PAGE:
SINGAPORE - Facing mounting pressure in a battle with his French wife over custody of their young son, a Belgian expatriate suffocated the five-year-old by pressing a cushion over the boy's head.
As Philippe Marcel Guy Graffart cradled the motionless body in his arms, he told his son Keryan that he loved him and was going to join him.
The 42-year-old left his Leedon Heights apartment and sped along the Marina Coastal Expressway (MCE) before deliberately crashing his car into the wall of the tunnel.
He was rescued and taken to the Singapore General Hospital with minor injuries, but left the hospital on his own and contemplated other means of suicide before he decided to head to a police station.
Details surrounding the killing of five-year-old Keryan Gabriel Cedric Graffart last October emerged in the High Court on Monday (Aug 1), when Graffart pleaded guilty to culpable homicide not amounting to murder and admitted causing the death of the boy at his 32nd-storey apartment on Oct 5 last year between 9pm and 10.17pm.
The court heard that after his failed suicide attempt, Graffart turned up at Bukit Timah Neighbourhood Police Centre at about 4.30am on Oct 6.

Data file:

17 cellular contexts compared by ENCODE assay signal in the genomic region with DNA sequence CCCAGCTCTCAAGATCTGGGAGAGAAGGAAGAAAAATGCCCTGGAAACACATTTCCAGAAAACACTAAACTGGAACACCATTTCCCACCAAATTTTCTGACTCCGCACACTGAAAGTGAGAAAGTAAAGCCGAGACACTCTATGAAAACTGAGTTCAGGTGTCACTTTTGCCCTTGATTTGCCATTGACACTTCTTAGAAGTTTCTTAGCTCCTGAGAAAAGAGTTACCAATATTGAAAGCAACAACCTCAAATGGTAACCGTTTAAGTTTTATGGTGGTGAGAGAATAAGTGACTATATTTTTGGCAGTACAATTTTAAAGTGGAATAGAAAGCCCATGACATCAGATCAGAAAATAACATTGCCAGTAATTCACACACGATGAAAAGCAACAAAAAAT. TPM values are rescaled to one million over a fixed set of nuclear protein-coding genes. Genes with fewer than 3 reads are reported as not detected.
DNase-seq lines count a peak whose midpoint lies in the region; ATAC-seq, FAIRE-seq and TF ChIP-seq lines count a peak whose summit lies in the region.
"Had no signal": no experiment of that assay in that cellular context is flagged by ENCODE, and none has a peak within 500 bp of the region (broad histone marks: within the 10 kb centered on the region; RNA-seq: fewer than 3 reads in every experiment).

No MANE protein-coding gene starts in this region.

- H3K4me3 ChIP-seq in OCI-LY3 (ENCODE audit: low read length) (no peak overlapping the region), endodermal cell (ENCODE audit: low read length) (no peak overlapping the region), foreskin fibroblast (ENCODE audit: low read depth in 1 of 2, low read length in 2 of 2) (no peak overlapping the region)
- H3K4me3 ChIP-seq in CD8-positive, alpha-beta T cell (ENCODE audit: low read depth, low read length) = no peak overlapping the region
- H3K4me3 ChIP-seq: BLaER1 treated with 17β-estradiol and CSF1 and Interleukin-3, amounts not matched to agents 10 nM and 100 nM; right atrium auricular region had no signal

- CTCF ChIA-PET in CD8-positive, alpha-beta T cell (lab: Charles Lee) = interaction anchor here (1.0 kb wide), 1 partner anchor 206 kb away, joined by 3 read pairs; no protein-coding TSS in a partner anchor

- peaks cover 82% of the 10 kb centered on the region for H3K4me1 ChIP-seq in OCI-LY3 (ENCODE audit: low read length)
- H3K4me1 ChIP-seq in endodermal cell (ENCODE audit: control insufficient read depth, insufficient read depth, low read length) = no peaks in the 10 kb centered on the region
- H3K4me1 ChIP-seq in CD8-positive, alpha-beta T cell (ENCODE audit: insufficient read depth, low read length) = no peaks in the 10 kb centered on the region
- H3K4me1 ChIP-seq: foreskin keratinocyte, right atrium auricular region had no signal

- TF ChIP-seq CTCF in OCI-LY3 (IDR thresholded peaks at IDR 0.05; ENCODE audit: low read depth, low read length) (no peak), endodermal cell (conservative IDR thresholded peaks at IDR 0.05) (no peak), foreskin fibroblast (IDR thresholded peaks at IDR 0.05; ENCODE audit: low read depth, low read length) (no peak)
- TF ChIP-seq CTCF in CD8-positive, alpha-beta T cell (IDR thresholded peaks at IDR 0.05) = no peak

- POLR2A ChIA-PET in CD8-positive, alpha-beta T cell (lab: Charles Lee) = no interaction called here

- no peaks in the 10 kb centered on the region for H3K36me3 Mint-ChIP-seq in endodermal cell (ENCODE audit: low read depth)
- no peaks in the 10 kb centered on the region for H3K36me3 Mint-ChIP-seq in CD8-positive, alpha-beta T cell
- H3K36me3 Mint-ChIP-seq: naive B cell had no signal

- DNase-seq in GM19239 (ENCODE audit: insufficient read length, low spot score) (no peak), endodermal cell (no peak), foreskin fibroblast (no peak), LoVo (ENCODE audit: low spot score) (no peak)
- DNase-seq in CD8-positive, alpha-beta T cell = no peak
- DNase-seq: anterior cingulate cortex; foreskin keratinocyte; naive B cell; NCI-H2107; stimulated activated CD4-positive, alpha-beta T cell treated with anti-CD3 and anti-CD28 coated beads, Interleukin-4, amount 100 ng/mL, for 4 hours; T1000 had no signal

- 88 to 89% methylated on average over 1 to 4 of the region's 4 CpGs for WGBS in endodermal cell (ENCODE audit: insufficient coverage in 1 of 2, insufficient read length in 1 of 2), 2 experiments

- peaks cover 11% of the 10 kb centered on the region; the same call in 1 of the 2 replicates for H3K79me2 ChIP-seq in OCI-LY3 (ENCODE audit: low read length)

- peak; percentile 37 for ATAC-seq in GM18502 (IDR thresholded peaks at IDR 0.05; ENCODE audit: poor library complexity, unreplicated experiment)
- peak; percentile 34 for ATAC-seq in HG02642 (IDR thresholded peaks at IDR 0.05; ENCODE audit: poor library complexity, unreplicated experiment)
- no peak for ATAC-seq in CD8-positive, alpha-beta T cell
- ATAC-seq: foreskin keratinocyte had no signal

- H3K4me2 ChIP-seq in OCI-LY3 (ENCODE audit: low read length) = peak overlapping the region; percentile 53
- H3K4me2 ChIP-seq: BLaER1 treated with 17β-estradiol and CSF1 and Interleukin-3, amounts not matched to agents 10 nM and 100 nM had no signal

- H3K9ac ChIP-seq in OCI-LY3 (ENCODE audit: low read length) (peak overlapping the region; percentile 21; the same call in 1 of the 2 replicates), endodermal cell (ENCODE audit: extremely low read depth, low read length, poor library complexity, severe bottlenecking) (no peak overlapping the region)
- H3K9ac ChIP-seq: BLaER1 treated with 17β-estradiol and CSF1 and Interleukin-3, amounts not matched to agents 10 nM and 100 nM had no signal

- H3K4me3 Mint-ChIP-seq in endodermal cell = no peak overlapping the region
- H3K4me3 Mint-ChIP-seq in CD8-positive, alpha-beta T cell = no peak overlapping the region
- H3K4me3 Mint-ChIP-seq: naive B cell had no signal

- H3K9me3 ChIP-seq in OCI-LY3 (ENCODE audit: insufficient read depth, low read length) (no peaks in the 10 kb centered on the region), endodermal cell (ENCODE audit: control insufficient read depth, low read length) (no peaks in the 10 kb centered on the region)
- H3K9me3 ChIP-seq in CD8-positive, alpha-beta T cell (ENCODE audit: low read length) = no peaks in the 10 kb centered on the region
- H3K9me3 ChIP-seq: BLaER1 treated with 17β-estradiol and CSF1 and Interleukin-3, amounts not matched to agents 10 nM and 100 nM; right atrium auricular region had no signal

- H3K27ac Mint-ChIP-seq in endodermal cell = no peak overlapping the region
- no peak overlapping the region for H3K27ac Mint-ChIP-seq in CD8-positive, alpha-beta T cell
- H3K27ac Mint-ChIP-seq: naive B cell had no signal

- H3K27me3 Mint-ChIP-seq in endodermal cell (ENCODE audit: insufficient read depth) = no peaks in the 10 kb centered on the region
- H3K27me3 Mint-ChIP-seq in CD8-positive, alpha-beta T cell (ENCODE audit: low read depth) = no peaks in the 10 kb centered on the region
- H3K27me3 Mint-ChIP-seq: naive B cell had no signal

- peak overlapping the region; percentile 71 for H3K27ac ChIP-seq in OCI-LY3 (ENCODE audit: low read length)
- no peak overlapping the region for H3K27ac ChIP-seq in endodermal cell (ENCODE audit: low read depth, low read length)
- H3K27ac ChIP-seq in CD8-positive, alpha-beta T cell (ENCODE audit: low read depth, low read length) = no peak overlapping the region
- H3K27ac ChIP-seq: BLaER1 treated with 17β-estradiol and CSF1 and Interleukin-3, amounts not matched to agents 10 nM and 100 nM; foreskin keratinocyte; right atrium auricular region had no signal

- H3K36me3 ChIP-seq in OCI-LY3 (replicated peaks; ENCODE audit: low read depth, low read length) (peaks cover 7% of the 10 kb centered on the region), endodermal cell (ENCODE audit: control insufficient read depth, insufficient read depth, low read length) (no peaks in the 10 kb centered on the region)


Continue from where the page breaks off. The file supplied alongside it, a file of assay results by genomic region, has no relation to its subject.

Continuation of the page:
An officer on duty noticed Graffart looking disoriented, with cuts and scrapes on his forearms, the needle of an intravenous drip attached to his right hand, and a hospital identification tag on his left wrist.
When questioned, Graffart revealed that he had tried to kill himself. He then told the officer: "I have done something really bad to my son."
When police officers went to his apartment, they found Keryan's body on the bed in the master bedroom. The boy was pronounced dead by paramedics at 6.17am.
An autopsy found bruises and abrasions on the boy's head but could not ascertain the cause of death. Zolpidem, a medication used to treat insomnia not recommended for use in children, was found in the boy's blood.
Graffart, who was the head of fund distribution for the Asia Pacific region with Nordea Bank, was initially charged with murder.
The charge was later amended to the lesser offence of culpable homicide as he was assessed to be suffering from major depressive disorder, which substantially impaired his judgment. He will be sentenced on Aug 22. He faces a maximum of 10 years' jail, with caning and a fine.